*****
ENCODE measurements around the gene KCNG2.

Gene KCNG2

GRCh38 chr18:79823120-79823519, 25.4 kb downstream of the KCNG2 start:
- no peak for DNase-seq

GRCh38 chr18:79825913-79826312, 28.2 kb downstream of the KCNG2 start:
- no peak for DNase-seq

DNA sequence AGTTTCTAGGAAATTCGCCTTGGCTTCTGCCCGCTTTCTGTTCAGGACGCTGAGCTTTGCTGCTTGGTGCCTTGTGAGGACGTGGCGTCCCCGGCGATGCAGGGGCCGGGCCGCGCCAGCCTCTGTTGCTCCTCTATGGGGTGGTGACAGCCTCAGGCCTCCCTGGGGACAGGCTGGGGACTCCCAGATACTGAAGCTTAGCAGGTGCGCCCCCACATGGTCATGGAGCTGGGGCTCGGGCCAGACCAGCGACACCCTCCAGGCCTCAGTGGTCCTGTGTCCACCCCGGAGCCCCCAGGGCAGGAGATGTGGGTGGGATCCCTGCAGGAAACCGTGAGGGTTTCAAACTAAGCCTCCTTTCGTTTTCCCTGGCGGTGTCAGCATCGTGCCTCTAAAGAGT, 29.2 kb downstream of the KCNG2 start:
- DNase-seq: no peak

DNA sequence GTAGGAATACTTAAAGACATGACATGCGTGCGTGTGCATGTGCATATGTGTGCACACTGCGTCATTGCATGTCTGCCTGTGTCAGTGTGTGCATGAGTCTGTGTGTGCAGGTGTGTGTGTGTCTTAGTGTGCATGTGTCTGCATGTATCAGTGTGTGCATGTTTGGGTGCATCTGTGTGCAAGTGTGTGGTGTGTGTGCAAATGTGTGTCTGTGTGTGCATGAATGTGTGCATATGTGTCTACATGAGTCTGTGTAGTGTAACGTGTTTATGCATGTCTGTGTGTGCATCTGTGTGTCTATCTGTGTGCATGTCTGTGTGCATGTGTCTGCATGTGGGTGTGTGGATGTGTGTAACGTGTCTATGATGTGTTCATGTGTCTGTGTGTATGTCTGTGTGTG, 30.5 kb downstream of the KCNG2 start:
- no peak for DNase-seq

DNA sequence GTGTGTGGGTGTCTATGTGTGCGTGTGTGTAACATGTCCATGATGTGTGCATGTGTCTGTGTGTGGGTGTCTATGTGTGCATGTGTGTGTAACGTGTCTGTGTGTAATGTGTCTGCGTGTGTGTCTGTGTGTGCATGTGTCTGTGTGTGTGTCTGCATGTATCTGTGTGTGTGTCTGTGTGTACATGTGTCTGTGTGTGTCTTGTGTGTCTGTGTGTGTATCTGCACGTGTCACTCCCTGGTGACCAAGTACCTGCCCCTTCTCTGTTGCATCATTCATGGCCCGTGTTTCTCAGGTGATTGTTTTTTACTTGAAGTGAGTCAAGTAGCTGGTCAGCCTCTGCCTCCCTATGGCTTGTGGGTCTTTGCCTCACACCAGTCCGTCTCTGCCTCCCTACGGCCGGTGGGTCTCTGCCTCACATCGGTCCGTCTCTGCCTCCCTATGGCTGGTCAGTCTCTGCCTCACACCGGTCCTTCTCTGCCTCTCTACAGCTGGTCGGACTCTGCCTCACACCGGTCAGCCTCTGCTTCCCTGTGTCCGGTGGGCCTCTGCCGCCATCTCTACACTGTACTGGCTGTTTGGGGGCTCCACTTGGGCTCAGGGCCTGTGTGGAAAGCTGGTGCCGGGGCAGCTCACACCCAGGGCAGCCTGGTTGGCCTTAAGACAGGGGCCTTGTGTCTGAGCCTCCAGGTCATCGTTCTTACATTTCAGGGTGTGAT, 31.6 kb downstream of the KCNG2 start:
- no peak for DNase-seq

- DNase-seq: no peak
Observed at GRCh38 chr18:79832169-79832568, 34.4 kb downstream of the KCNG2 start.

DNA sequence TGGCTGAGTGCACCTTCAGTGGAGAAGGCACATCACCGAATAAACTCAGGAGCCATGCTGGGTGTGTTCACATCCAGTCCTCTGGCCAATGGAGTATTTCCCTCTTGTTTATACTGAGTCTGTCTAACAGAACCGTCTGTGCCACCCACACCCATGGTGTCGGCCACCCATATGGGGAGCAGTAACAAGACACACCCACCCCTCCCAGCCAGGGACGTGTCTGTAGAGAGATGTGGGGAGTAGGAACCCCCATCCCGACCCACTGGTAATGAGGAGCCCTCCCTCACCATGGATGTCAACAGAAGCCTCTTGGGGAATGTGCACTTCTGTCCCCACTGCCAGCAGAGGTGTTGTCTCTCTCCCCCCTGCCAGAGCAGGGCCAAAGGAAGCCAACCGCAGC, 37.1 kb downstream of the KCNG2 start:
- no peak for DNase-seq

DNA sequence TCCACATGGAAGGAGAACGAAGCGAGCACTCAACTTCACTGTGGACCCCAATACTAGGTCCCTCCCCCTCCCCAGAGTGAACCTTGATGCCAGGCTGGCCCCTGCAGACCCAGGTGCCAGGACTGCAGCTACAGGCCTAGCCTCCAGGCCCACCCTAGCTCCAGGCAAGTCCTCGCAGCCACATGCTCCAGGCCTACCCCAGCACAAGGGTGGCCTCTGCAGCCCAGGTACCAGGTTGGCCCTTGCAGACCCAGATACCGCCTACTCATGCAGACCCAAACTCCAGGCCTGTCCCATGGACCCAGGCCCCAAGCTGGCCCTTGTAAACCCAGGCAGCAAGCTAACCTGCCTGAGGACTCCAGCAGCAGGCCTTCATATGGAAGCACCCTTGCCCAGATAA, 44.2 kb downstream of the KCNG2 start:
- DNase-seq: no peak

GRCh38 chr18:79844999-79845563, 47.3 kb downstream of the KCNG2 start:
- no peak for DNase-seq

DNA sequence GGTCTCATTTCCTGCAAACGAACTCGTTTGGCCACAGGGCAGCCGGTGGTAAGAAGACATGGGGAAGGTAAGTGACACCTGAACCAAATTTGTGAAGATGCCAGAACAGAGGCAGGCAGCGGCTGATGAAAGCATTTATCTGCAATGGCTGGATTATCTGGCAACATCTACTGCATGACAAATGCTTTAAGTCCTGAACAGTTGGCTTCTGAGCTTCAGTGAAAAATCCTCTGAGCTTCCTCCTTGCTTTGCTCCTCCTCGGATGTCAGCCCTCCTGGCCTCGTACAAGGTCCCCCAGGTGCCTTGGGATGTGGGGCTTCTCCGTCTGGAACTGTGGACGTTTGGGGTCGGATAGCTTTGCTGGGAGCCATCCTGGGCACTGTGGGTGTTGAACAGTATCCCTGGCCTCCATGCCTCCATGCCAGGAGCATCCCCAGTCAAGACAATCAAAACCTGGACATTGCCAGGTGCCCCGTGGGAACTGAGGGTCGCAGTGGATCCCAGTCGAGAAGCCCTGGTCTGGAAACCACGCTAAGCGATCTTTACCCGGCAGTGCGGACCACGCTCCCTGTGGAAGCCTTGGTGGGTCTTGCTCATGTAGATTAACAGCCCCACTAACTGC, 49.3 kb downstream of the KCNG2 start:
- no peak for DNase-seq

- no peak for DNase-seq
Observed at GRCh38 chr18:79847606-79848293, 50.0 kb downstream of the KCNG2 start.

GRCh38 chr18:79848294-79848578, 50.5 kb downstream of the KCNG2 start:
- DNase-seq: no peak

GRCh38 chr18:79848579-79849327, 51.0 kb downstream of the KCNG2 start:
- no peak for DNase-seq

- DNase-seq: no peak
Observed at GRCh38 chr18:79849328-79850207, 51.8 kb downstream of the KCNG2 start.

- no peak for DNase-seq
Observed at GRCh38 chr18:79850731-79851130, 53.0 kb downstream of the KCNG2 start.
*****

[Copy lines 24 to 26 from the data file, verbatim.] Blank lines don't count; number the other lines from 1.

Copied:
Observed at GRCh38 chr18:79847606-79848293, 50.0 kb downstream of the KCNG2 start.

GRCh38 chr18:79848294-79848578, 50.5 kb downstream of the KCNG2 start:
- DNase-seq: no peak